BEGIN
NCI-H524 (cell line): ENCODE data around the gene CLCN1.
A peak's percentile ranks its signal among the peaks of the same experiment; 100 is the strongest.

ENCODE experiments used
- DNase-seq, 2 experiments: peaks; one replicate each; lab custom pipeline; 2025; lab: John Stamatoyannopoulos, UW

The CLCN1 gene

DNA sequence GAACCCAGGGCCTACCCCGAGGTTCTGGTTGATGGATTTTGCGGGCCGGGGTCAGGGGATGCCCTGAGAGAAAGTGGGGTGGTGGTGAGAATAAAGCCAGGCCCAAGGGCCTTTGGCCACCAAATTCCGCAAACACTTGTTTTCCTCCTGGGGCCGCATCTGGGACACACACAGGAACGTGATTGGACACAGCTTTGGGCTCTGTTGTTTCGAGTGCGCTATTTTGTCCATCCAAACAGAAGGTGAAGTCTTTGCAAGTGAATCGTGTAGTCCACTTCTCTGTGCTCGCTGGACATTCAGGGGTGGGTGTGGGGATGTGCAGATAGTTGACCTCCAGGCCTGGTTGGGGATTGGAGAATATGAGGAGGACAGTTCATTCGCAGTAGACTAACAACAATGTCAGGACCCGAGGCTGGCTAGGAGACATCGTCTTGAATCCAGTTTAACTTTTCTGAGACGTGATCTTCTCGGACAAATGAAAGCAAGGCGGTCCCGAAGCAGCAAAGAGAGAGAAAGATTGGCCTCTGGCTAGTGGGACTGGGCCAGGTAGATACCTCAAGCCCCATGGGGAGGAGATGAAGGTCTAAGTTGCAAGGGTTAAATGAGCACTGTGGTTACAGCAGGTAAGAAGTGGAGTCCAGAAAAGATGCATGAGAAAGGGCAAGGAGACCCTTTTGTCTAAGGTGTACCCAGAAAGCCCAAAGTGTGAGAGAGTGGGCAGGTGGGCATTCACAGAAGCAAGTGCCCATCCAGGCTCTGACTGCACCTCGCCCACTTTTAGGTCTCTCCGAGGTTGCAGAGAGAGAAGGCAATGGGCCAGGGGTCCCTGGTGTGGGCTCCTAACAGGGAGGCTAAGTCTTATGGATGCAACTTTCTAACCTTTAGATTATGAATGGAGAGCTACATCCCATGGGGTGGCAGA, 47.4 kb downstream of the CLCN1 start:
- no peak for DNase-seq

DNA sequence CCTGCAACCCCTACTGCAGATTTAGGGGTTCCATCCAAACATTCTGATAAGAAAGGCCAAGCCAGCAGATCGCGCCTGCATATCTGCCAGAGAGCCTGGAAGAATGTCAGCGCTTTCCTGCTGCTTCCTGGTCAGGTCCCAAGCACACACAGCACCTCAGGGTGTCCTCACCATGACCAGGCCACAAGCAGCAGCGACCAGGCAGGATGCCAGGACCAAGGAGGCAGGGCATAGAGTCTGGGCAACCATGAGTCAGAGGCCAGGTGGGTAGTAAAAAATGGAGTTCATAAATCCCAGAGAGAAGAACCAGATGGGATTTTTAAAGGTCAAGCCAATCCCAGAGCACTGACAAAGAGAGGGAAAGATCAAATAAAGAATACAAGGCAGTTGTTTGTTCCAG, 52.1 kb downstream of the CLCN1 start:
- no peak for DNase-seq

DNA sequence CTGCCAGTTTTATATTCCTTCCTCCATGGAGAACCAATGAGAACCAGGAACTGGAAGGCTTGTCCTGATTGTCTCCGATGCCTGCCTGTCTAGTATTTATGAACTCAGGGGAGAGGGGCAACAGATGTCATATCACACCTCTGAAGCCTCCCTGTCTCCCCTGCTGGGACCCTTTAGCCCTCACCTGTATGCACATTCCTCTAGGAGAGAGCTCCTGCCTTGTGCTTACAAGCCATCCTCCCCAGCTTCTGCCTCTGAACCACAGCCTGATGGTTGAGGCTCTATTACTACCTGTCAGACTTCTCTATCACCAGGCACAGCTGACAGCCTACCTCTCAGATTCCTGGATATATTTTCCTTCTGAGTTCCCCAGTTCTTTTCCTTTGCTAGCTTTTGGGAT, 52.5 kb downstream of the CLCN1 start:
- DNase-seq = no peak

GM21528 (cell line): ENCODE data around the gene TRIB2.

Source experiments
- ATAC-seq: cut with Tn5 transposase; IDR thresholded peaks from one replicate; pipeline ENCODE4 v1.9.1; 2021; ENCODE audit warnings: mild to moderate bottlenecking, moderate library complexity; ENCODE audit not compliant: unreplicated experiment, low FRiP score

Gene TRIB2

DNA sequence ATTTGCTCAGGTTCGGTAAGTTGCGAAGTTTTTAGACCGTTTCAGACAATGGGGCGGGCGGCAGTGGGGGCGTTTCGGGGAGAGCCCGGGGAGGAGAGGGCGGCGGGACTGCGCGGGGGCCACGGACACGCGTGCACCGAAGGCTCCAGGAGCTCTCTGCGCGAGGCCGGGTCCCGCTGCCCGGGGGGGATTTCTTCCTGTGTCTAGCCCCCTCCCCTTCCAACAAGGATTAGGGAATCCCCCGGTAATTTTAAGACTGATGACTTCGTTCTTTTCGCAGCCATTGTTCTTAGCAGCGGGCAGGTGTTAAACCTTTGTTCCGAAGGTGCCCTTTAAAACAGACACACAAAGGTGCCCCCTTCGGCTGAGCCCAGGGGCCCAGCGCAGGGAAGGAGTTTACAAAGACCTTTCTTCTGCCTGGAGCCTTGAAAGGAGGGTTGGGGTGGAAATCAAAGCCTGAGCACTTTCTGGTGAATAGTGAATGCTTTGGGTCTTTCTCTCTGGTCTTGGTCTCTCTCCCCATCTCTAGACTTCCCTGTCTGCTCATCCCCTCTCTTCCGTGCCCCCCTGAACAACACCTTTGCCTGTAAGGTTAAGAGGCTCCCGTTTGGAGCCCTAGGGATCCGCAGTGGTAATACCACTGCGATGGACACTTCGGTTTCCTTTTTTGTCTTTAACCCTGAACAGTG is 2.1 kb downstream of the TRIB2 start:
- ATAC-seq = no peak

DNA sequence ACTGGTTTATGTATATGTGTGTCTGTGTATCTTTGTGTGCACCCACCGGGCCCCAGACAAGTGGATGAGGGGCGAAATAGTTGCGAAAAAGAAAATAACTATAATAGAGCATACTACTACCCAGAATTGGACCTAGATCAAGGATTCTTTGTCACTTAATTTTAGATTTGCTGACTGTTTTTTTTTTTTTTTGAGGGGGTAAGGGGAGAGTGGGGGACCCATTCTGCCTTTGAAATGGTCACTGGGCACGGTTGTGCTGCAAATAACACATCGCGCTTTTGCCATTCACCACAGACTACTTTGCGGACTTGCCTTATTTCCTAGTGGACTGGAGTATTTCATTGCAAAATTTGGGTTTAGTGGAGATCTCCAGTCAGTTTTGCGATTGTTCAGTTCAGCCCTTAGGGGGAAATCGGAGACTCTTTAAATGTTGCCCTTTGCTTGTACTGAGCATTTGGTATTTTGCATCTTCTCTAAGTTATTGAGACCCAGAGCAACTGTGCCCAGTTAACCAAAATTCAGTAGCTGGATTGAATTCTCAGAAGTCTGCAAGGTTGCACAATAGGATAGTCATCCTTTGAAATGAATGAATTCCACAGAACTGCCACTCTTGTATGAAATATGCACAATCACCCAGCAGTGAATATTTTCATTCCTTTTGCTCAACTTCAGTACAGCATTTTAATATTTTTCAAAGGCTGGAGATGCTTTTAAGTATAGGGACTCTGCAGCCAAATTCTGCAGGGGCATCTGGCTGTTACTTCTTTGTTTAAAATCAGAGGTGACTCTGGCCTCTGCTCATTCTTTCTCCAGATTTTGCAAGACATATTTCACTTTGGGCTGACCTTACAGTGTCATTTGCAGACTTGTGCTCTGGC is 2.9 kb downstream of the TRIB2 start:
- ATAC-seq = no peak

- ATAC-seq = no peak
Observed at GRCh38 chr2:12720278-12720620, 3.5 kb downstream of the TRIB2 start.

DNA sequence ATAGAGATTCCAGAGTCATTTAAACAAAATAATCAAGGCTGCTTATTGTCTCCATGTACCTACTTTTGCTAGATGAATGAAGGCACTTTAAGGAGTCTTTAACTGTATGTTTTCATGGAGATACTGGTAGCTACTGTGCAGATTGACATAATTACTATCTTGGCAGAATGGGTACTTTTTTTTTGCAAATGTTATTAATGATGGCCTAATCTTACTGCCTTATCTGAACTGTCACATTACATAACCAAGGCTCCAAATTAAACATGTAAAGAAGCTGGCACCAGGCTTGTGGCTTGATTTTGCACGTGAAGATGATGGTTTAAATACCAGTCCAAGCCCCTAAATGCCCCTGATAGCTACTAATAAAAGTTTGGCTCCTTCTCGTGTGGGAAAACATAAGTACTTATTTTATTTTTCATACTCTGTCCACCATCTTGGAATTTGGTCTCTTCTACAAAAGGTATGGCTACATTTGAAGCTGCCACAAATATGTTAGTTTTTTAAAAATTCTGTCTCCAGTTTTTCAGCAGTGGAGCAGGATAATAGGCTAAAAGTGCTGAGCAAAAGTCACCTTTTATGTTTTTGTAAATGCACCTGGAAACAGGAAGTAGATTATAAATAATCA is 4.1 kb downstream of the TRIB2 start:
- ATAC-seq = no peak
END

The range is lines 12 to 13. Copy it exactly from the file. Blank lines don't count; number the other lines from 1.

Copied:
GM21528 (cell line): ENCODE data around the gene TRIB2.

Source experiments